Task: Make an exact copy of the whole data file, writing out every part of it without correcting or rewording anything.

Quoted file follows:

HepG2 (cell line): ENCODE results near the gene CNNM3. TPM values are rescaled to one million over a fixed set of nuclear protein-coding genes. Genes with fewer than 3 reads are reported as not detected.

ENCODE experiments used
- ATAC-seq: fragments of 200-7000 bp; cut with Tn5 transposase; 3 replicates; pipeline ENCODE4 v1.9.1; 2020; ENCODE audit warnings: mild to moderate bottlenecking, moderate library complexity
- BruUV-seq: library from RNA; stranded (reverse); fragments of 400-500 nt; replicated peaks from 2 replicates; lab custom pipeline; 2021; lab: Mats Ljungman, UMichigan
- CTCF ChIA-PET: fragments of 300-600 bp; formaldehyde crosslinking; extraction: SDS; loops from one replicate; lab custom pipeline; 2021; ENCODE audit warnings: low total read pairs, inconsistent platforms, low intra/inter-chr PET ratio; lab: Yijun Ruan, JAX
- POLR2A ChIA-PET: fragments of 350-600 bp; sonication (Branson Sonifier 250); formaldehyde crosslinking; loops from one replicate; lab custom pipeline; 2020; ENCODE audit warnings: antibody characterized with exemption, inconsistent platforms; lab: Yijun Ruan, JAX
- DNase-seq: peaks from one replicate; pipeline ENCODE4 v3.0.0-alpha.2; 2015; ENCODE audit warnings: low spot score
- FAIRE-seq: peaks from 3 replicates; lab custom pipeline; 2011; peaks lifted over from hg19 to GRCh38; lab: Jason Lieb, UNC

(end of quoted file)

HepG2 (cell line): ENCODE results near the gene CNNM3. TPM values are rescaled to one million over a fixed set of nuclear protein-coding genes. Genes with fewer than 3 reads are reported as not detected.

ENCODE experiments used
- ATAC-seq: fragments of 200-7000 bp; cut with Tn5 transposase; 3 replicates; pipeline ENCODE4 v1.9.1; 2020; ENCODE audit warnings: mild to moderate bottlenecking, moderate library complexity
- BruUV-seq: library from RNA; stranded (reverse); fragments of 400-500 nt; replicated peaks from 2 replicates; lab custom pipeline; 2021; lab: Mats Ljungman, UMichigan
- CTCF ChIA-PET: fragments of 300-600 bp; formaldehyde crosslinking; extraction: SDS; loops from one replicate; lab custom pipeline; 2021; ENCODE audit warnings: low total read pairs, inconsistent platforms, low intra/inter-chr PET ratio; lab: Yijun Ruan, JAX
- POLR2A ChIA-PET: fragments of 350-600 bp; sonication (Branson Sonifier 250); formaldehyde crosslinking; loops from one replicate; lab custom pipeline; 2020; ENCODE audit warnings: antibody characterized with exemption, inconsistent platforms; lab: Yijun Ruan, JAX
- DNase-seq: peaks from one replicate; pipeline ENCODE4 v3.0.0-alpha.2; 2015; ENCODE audit warnings: low spot score
- FAIRE-seq: peaks from 3 replicates; lab custom pipeline; 2011; peaks lifted over from hg19 to GRCh38; lab: Jason Lieb, UNC